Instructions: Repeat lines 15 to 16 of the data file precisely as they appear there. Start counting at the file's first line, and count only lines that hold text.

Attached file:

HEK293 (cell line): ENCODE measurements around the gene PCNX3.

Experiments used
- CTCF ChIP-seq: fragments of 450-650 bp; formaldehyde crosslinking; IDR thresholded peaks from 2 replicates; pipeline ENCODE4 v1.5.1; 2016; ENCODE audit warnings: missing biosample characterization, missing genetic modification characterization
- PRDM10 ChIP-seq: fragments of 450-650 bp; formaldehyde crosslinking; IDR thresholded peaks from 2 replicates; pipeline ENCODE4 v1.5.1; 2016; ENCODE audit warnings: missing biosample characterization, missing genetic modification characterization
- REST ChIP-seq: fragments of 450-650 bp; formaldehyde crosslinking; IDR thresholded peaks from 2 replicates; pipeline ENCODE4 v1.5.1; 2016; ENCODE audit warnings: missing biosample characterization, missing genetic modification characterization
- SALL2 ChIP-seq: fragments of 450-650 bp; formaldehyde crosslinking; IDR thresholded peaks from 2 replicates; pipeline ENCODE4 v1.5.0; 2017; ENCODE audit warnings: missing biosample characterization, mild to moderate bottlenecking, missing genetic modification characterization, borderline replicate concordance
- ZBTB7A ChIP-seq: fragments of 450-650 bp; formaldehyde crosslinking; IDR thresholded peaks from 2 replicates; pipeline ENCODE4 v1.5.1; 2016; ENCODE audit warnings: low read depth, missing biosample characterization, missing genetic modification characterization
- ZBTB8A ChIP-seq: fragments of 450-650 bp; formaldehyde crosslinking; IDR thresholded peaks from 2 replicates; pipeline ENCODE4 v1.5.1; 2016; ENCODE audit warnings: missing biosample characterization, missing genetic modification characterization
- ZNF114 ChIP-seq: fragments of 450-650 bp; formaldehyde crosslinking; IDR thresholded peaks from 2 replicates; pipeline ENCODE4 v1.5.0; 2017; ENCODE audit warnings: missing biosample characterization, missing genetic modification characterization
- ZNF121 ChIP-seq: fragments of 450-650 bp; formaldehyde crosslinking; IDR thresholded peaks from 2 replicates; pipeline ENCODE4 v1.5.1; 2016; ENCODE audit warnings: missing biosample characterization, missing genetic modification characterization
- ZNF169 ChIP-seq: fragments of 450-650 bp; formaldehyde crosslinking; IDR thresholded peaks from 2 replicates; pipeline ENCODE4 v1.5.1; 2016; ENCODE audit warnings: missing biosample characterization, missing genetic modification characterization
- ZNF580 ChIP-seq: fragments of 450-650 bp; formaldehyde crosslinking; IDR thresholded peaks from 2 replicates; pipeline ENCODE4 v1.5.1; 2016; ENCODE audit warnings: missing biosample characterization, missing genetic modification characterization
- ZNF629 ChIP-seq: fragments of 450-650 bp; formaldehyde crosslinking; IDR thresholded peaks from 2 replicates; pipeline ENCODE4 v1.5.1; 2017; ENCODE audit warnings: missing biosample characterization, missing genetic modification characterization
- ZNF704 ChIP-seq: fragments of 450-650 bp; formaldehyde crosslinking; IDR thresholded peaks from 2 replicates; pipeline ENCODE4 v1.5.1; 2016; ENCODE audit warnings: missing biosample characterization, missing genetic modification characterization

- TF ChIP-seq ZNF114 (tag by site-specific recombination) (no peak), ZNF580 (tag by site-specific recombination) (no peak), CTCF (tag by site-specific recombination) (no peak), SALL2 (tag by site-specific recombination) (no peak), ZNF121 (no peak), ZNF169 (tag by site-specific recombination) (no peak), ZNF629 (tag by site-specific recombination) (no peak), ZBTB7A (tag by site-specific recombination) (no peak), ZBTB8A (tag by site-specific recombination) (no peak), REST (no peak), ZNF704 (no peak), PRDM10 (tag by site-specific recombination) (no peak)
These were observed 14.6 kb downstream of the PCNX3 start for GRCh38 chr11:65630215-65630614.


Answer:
- TF ChIP-seq ZNF114 (tag by site-specific recombination) (no peak), ZNF580 (tag by site-specific recombination) (no peak), CTCF (tag by site-specific recombination) (no peak), SALL2 (tag by site-specific recombination) (no peak), ZNF121 (no peak), ZNF169 (tag by site-specific recombination) (no peak), ZNF629 (tag by site-specific recombination) (no peak), ZBTB7A (tag by site-specific recombination) (no peak), ZBTB8A (tag by site-specific recombination) (no peak), REST (no peak), ZNF704 (no peak), PRDM10 (tag by site-specific recombination) (no peak)
These were observed 14.6 kb downstream of the PCNX3 start for GRCh38 chr11:65630215-65630614.